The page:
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"A Picture Of The Devouring Gloom Devouring The Spheres Of Being"

With a song title like this on it an album has already won. End of review.

No? Ok, let's do this.

MOURNFUL CONGREGATION - The Incubus Of Karma (CD) (2018)

Whenever you are getting into a new music genre, my personal advice would always be: Pace yourself! Don't overwhelm your capacity to absorb with all important artists and classics at once, but take the time to actually enjoy and explore each invidual work of art on its own.

And if there is one subgenre in particular, which makes it extremely easy to be discovered slowly, then it has to be funeral doom. I've been aware of this especially slow, solemn and sorrowful brand of doom for a couple of years now, but when you're discovering the most important players mainly by their recent releases, it can take quite a while to get them all together.
The reason is simple: apart from the music often being emotionally demanding, composing long crawling songs just takes fucking time. Even without even considering the creative process: How many playthroughs through one epic are possible during one rehearsal?

So funeral doom bands tend to take their time between the releases of albums. Not always six years like Loss before "Horizonless" - or even seven like Skepticism before "Ordeal", but you can see the tendency.

This March Australia's Mournful Congregation returned after four years with "The Incubus Of Karma". And even though I'm unfamiliar with the previous output of their career, which already spans a respectable quarter-century, all I can say is: Boy, did they use this time good!

The album consists of six tracks. The four "full" songs are each between fifteen and twenty-two minutes long. Only the two instrumentals, one of them being the intro "The Indwelling Ascend" and the other the title track come significantly shorter with three resp. six minutes length.

The overall tone and atmosphere is very similar to the herein before mentioned groups, yet apart from the sheer songwriting craft there a a couple of specifics which have to be mentioned:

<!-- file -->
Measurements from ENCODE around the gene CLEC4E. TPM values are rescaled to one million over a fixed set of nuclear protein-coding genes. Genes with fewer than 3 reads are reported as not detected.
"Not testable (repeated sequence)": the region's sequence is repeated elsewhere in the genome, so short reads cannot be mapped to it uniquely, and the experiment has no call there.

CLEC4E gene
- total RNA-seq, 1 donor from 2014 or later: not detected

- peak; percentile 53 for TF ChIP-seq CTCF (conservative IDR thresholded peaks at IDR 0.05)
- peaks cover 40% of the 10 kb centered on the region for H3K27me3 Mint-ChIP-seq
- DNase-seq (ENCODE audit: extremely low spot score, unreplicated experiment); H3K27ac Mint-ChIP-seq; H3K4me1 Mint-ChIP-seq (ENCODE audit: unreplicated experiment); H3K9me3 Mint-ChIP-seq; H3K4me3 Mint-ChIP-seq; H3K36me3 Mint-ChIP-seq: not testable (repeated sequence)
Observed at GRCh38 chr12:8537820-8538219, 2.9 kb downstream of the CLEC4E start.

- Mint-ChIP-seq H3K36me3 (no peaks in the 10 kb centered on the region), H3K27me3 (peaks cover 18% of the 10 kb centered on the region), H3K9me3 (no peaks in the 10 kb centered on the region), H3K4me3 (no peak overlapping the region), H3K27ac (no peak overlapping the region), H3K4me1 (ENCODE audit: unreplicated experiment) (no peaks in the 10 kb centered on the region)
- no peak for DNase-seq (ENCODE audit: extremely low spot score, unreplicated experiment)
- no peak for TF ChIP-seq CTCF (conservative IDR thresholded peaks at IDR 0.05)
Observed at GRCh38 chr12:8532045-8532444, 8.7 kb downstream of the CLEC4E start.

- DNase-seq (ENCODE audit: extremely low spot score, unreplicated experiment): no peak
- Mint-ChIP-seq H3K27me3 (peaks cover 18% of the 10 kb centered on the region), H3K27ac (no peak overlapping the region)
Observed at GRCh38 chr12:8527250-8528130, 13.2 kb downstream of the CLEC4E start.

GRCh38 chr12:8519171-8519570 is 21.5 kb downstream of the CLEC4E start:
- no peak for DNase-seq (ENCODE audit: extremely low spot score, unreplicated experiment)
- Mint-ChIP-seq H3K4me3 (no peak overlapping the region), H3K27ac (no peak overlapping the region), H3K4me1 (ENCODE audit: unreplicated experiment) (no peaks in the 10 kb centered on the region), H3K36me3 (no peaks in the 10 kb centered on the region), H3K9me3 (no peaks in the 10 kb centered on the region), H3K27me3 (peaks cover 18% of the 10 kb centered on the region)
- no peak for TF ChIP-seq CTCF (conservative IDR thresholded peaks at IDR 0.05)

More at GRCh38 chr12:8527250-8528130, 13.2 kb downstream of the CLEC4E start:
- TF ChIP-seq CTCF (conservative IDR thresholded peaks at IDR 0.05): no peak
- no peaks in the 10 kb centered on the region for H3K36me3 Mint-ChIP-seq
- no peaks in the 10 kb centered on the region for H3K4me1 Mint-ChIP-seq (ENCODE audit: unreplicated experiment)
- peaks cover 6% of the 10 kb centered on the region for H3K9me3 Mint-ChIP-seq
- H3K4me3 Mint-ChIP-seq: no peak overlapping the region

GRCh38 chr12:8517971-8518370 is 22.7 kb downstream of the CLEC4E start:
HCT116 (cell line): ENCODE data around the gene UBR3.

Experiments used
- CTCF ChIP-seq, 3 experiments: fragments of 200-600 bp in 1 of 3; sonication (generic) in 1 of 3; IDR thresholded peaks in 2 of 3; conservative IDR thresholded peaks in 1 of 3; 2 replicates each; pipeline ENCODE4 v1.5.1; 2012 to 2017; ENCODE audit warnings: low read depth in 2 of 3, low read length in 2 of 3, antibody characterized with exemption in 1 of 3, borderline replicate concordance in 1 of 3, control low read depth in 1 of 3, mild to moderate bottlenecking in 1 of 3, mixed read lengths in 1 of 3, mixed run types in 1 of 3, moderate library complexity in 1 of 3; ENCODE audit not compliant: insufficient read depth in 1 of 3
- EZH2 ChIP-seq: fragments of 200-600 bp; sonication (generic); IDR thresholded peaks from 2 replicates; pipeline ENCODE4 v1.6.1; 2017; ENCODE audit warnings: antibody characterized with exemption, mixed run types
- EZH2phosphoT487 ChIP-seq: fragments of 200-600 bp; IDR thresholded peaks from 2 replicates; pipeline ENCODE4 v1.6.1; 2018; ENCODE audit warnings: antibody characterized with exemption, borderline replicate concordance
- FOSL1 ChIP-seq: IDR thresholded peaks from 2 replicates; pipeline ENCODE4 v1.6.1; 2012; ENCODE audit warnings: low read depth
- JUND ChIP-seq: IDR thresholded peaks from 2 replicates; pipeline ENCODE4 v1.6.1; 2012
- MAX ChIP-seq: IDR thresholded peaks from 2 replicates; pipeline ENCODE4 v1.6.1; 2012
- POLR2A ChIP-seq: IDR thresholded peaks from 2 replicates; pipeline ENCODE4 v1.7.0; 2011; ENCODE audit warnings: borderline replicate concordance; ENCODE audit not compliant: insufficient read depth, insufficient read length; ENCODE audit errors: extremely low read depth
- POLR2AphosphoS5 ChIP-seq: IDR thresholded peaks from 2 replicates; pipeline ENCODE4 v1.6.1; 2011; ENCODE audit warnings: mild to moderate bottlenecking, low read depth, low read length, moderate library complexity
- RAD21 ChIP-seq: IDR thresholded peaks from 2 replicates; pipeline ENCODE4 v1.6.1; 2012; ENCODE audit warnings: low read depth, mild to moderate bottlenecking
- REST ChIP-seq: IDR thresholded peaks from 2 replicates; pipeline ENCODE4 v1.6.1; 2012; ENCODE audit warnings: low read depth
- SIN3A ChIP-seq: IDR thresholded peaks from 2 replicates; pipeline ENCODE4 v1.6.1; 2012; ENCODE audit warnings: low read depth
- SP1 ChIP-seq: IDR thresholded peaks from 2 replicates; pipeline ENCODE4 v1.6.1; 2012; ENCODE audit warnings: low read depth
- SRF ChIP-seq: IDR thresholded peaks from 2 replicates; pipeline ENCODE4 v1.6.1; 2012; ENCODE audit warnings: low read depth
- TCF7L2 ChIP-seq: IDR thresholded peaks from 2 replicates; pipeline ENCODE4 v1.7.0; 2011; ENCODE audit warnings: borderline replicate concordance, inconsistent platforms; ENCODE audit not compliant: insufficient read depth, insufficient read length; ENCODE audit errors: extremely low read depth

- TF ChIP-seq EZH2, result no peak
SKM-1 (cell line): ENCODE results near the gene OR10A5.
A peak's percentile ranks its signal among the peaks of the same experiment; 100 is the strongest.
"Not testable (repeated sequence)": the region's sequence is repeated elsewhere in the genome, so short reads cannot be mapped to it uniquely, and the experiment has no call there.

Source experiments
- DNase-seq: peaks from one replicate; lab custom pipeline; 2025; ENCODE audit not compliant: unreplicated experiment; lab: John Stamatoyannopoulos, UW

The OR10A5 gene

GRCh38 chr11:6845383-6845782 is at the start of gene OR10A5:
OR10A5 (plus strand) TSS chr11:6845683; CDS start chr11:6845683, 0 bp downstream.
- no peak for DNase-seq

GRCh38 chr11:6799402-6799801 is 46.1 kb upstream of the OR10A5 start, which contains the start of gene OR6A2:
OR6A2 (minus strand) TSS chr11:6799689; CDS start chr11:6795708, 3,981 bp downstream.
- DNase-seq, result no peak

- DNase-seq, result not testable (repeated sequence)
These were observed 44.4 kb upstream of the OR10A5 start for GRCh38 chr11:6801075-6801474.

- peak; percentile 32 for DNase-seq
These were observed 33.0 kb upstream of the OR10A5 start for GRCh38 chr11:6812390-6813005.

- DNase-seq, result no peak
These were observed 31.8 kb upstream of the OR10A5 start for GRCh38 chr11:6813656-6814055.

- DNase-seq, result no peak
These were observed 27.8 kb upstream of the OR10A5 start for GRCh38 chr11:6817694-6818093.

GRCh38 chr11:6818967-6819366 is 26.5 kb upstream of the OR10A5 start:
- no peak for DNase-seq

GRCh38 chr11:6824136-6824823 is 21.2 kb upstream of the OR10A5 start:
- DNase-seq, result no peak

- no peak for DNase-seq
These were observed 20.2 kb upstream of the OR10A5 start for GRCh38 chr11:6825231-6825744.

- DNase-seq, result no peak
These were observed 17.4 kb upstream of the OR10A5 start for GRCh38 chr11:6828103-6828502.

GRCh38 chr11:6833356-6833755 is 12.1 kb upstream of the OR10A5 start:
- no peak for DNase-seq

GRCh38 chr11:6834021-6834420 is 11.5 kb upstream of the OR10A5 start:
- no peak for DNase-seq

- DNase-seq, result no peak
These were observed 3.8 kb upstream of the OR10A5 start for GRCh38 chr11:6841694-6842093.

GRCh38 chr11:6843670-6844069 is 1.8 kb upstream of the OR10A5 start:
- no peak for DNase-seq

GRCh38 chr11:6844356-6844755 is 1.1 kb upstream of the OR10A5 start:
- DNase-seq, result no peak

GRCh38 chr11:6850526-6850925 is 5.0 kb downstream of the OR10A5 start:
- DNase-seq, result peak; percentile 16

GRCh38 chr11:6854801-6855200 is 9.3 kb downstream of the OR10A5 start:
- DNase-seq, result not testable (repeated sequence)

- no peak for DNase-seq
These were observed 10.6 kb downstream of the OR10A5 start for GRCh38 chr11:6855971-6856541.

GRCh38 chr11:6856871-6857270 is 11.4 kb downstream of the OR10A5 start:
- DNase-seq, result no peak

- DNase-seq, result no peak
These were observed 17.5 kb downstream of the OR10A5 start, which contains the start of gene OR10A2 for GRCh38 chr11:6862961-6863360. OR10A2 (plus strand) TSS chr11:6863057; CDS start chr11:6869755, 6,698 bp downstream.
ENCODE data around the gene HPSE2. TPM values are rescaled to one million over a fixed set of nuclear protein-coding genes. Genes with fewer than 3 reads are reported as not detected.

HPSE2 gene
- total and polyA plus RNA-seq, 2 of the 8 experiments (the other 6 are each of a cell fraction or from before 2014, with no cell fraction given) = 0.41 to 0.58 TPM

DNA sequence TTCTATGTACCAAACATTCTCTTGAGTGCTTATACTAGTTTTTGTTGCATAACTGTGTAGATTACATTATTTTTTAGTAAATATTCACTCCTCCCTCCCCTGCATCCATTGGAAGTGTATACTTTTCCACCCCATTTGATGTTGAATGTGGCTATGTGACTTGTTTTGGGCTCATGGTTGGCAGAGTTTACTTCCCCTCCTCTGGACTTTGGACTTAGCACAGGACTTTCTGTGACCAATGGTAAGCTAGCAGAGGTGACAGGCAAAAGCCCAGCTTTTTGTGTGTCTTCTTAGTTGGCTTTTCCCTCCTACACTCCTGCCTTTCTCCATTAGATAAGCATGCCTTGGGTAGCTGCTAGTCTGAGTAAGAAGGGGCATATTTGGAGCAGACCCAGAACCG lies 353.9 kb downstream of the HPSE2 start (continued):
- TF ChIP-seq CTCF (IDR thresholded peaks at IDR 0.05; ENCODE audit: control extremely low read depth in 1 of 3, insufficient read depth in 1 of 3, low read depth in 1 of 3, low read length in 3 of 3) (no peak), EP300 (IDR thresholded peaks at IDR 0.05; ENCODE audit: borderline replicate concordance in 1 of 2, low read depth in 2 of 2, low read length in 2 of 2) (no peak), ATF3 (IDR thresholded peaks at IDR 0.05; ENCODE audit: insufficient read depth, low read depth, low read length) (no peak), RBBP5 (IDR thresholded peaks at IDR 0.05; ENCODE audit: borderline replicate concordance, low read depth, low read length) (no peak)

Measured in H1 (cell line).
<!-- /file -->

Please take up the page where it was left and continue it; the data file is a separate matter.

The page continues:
The sparse and precise drumming. On the whole album Tim Call doesn't play one single hit too much, demonstrating an absolute mastery of musical economics. You simply cannot play the drums more on point. The rhythm work of Mournful Congregation is on par with the greatest slow motion players out there.

The vocals. The guttural ultra-deep growling is quite typical for the genre and nothing overly special in itself, but the way the production handles it is just perfect. In the spirit of classic death metal production fails like Possessed's "Seven Churches" the grunts are drained in reverb and technically way too loud. They seem to muffle and push the music away under them. However this is done with intent and in exactly the right extent, which makes it a brilliant effect.

And last but not at all least the element which elevates this album above almost everything else you'll hear this year - and I'm not only restricting this to doom or metal: Lead guitars.
The lead guitar harmonies of Damon Good and Justin Hartwig are just sonic gold.The title track "The Incubus Of Karma" for example sounds like Chuck Schuldiner interpreting an Omar Rodriguez Lopez tune.
But there are magnificent melodic crescendos all over the album and when those are ascending out of the hopeless existential void, they carry so much beauty, bliss and majesty, it's almost an overload of pure emotion.

And before you ask: The most amazing leads can of course be found in the longest song, which is also the grand finale and highlight of the whole album. And of course that is "A Picture Of The Devouring Gloom Devouring The Spheres Of Being".

Mournful Congregation have created a masterpiece here. This album will surely find its way to the top of many best-of-the-year lists. And it deserves it.

Funeral doom perfection.

Highlights: A Picture Of The Devouring Gloom Devouring The Spheres Of Being, Scripture Of Exaltation And Punishment, The Rubaiyat

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